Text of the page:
The Ripple Effect

Steph's iphone 4-25-16 026

If you follow me on social media at all, one word you are probably sick of hearing is “advocate”.  Have you ever stopped to wonder why I harp on this so much and what does it even mean anyway?

According to dictionary.com :

verb 
” to speak or write in favor of; support or urge by argument; recommend publicly”:
noun
” a person who speaks or writes in support or defense of a person,cause, etc. “
If you search “advocate” in thesaurus.com, you will find many synonyms but I want to highlight just a few:
Synonyms: backer, defender, champion, upholder
We always hear about leadership in the dog world and I think sometimes it just becomes a word without meaning and application. Well, here you go…These are all qualities of a leader. Be your dog’s backer, defender, champion, upholder. Advocating for your dog will help you earn your dog’s trust, but is that all there is to it? No. It is a ripple effect.
Advocating for your dog = your dog trusting you = your dog feeling safe and protected = your dog having confidence in you as a leader / protector = your dog no longer feeling the need to take things into his own paws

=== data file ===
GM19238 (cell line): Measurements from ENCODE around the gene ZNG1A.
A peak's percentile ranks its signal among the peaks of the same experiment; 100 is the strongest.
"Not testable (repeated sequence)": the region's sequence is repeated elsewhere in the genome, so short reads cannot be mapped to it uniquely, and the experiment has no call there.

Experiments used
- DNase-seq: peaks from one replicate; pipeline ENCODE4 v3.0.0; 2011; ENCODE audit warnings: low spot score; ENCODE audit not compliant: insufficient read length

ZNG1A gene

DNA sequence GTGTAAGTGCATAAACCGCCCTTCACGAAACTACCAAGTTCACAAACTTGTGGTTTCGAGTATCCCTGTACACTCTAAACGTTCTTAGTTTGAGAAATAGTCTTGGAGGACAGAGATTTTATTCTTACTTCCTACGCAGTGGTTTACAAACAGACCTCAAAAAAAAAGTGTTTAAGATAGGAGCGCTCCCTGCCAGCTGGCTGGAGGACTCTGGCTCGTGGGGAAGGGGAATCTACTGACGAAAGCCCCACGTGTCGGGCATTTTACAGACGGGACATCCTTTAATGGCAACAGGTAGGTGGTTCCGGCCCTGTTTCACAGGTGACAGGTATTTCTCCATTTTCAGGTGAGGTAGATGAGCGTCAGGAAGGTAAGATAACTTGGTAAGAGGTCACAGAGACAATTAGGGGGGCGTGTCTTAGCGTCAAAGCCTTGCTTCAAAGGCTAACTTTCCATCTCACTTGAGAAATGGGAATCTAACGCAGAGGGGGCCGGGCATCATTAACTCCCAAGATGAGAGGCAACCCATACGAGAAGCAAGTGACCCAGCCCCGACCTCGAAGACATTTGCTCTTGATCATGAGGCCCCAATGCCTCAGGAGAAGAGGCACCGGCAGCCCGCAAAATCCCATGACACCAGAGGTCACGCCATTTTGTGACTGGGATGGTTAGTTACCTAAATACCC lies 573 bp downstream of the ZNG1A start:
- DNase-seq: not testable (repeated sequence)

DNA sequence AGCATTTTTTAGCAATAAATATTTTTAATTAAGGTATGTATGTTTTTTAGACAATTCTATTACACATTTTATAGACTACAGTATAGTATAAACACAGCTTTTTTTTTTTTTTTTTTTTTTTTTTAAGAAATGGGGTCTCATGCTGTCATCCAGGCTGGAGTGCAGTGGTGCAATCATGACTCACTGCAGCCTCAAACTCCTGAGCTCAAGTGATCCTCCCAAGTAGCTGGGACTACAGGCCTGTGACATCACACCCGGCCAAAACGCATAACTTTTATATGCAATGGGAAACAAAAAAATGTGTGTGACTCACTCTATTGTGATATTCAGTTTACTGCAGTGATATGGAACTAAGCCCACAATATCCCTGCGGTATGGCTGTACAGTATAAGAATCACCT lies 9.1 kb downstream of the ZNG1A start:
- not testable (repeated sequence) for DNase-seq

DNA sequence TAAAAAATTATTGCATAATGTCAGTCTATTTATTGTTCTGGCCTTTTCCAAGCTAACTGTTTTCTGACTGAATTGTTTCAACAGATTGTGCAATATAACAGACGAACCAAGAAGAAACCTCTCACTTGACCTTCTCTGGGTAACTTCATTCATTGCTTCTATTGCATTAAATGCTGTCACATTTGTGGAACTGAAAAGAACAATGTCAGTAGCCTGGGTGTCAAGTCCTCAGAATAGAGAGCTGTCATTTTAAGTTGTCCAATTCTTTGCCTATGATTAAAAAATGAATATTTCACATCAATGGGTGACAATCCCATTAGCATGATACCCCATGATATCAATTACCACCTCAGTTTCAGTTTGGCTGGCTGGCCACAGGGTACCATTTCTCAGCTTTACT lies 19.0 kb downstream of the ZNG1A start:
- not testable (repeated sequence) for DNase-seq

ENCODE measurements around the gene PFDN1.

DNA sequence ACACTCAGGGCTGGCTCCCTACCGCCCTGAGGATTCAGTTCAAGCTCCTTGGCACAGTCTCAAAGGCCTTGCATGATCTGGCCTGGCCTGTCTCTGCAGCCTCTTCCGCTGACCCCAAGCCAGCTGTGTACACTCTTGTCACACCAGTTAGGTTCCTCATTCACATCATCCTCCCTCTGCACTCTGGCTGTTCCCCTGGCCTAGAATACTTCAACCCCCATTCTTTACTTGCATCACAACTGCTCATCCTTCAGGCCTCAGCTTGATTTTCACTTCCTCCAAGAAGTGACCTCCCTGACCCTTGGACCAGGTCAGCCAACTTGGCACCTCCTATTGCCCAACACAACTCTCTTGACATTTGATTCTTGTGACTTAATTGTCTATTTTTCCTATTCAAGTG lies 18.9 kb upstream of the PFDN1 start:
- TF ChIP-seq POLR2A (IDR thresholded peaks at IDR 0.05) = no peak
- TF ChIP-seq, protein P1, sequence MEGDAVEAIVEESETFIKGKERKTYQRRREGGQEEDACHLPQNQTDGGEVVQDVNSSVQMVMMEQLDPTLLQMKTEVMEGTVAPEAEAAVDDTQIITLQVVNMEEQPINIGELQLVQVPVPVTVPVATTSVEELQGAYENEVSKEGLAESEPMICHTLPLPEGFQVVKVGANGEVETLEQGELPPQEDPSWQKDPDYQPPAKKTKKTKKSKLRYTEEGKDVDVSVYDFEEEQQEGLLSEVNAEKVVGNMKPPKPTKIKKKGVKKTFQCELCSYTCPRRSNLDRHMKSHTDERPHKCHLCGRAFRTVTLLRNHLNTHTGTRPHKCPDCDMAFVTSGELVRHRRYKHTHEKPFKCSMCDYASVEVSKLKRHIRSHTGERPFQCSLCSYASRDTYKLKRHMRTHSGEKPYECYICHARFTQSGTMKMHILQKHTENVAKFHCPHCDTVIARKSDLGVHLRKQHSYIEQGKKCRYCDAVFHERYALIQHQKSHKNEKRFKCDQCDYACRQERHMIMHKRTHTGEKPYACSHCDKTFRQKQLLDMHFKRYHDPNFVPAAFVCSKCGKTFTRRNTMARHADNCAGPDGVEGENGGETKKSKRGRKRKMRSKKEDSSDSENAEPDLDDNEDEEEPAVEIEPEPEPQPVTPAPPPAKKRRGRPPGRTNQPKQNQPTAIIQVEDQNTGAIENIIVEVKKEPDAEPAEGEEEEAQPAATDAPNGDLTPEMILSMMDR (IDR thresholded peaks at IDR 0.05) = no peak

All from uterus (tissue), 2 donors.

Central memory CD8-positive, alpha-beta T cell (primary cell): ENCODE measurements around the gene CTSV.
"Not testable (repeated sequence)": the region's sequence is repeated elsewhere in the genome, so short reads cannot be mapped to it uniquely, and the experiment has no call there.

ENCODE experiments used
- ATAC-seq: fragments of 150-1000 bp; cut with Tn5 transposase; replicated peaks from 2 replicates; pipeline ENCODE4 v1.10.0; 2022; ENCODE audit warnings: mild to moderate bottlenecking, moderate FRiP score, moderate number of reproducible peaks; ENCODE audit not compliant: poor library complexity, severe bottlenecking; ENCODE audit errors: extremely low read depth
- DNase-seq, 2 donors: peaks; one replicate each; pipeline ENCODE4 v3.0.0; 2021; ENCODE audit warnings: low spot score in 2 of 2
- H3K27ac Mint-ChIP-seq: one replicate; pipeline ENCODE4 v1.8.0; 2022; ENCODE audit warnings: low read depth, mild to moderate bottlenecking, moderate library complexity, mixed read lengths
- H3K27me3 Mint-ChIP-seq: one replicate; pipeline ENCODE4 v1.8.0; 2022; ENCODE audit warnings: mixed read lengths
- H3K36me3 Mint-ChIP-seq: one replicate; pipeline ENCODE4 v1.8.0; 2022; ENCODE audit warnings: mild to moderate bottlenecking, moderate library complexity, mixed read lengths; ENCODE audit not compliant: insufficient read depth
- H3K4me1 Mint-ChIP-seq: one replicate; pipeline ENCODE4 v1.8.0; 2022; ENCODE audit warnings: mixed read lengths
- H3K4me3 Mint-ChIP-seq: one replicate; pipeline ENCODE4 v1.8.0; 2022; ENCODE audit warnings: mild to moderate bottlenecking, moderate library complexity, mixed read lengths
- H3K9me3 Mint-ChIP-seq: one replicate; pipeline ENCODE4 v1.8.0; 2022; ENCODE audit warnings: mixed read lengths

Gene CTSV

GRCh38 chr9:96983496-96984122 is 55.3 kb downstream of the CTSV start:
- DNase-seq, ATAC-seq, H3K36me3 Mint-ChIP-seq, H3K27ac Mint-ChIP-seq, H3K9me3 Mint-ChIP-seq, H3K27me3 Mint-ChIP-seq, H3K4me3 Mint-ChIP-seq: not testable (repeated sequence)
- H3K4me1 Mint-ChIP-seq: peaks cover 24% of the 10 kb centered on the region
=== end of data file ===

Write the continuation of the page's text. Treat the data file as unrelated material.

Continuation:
Example time!
It’s a nice summer day so Molly decides to load up her dog, Fido, and head downtown to the local coffee shop. She picks her patio table and gets her very nervous dog settled. As she’s sipping her tea as stranger walks up and asks to pet her dog. Fido is visibly uncomfortable but she allows it anyway. To Molly’s surprise, Fido nips at the lady who bent over him and stuck her hand in his face. Is it Fido’s fault? Nope! Molly neglected to advocate for her nervous dog, betraying his trust and leaving him to fend for himself. He nipped because he didn’t know any other way to get his point across. See the negative ripple effect of not advocating for your dog? Just to be clear, I am not saying that every dog will bite. However, I do want to make the point that dog’s can make bad decisions or become more nervous/ fearful when they are left without a defense.
There is a positive ripple effect as well. How would that interaction have gone if Molly was an advocate for Fido? If Molly’s response had been different…something like “No, thank you.” or “No, he’s in training”, there would be no lady in Fido’s bubble and he would have felt safe with Molly. There would have been nipping necessary.
Now, do you see why I advocate for advocating for your dog? 😉
It’s because there is a ripple effect either way. It’s up to you whether the outcome is positive or negative.
Until next time…go train your dog! 🙂

 

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